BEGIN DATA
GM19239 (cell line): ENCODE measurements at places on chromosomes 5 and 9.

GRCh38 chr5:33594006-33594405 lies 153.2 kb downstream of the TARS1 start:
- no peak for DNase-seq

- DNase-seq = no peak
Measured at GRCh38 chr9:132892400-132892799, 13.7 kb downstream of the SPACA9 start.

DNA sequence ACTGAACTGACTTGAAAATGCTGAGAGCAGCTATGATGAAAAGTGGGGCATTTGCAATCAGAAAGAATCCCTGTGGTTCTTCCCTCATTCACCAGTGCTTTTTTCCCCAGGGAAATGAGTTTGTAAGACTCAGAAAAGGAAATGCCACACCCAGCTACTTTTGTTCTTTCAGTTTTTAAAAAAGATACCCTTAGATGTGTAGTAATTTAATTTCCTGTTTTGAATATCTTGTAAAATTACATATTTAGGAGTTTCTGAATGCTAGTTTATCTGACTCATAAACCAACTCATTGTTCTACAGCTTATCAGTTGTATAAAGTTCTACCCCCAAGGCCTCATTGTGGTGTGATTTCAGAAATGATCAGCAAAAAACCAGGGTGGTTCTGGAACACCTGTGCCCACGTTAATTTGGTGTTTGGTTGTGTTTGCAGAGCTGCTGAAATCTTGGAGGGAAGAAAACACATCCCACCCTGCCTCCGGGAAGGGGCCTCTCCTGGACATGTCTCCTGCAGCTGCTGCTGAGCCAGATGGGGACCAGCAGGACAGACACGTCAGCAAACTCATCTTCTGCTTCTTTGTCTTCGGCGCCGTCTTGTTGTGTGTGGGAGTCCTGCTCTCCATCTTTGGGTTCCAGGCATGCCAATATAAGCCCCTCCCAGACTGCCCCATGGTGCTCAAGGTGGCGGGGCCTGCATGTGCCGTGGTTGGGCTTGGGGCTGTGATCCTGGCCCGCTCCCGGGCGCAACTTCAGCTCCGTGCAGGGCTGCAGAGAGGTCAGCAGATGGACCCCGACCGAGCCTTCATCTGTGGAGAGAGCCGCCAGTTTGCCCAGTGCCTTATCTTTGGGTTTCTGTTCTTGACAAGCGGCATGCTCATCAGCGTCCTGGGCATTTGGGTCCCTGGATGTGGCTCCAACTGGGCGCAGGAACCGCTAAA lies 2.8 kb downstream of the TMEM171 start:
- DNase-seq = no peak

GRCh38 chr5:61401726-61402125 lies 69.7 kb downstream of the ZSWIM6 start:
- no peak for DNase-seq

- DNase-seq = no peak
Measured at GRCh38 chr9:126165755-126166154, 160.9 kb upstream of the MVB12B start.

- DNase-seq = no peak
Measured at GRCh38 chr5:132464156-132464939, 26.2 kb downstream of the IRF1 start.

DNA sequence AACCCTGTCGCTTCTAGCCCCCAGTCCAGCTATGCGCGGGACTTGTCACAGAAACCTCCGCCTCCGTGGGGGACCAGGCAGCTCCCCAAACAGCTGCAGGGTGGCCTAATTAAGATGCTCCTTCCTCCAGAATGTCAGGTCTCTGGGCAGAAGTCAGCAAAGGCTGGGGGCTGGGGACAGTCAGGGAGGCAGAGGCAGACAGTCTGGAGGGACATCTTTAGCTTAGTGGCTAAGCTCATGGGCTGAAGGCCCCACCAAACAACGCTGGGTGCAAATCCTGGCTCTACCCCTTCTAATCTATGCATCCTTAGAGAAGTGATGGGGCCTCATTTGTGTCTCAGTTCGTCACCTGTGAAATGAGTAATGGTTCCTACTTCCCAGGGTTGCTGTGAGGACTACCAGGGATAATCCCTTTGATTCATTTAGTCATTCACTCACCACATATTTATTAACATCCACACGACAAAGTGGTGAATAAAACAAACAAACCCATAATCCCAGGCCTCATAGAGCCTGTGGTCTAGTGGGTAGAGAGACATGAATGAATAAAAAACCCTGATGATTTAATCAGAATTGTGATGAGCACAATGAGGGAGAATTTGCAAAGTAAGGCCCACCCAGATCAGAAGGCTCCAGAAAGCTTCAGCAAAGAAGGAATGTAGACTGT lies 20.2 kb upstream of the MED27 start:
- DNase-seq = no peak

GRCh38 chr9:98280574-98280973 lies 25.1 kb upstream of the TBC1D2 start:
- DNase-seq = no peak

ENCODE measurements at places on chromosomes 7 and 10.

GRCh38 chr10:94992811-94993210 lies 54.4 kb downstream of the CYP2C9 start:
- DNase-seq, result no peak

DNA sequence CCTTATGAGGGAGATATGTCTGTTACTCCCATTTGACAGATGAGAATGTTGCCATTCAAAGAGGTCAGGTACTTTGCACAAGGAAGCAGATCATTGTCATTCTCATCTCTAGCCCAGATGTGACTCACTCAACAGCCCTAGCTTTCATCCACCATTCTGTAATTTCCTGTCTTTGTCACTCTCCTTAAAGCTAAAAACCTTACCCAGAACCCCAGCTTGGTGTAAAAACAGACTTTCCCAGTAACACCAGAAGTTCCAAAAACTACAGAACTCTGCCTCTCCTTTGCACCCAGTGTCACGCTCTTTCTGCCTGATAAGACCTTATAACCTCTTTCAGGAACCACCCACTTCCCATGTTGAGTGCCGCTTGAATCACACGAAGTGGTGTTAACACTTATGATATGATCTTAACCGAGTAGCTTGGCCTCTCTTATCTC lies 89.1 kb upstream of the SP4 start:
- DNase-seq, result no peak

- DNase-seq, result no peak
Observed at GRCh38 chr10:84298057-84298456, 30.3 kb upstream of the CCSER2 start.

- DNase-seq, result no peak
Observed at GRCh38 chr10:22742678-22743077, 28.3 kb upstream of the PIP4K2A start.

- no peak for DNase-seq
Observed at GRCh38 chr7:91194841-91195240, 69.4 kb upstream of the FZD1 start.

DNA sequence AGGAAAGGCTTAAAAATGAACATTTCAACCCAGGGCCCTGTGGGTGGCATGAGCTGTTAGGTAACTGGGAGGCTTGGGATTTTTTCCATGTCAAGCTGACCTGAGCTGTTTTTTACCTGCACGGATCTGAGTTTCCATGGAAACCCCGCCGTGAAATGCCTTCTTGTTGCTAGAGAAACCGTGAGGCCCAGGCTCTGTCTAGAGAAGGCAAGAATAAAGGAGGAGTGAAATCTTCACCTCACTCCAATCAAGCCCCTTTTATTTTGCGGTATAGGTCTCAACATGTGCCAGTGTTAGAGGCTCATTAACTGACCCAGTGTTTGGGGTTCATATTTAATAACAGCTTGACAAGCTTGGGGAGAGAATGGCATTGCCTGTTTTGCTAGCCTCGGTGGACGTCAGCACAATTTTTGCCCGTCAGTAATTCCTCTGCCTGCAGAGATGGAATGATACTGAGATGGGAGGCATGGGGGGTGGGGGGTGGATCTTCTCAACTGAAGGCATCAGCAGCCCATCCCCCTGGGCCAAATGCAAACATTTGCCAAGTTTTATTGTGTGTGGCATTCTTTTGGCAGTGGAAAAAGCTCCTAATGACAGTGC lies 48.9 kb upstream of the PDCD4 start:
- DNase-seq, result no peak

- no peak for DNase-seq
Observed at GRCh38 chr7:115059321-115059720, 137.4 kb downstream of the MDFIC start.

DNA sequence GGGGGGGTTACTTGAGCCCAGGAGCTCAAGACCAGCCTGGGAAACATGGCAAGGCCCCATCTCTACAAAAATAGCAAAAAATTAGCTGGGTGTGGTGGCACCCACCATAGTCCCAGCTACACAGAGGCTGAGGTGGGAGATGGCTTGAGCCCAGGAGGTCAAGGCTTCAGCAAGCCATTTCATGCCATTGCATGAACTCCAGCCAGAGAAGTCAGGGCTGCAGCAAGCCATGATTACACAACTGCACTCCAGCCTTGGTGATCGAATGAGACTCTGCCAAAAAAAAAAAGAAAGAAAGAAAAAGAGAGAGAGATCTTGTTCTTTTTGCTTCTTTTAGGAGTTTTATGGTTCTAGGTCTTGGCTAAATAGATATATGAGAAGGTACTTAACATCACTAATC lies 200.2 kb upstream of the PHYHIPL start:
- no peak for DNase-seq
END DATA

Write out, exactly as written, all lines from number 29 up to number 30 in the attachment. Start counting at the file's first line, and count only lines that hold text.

DNA sequence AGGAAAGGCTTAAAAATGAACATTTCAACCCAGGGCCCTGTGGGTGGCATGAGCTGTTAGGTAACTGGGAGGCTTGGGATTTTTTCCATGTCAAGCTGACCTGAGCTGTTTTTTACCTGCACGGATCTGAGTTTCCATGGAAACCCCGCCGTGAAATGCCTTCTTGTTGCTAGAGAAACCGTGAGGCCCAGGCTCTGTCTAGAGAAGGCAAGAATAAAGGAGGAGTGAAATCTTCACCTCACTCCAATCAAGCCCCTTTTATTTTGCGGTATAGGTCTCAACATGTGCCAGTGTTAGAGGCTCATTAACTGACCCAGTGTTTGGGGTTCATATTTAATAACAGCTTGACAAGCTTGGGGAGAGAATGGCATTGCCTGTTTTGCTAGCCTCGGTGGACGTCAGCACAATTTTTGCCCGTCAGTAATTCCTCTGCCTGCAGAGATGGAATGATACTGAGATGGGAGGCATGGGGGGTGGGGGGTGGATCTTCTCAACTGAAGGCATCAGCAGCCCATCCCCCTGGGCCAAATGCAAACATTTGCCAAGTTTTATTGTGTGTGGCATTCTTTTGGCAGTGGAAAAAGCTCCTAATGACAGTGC lies 48.9 kb upstream of the PDCD4 start:
- DNase-seq, result no peak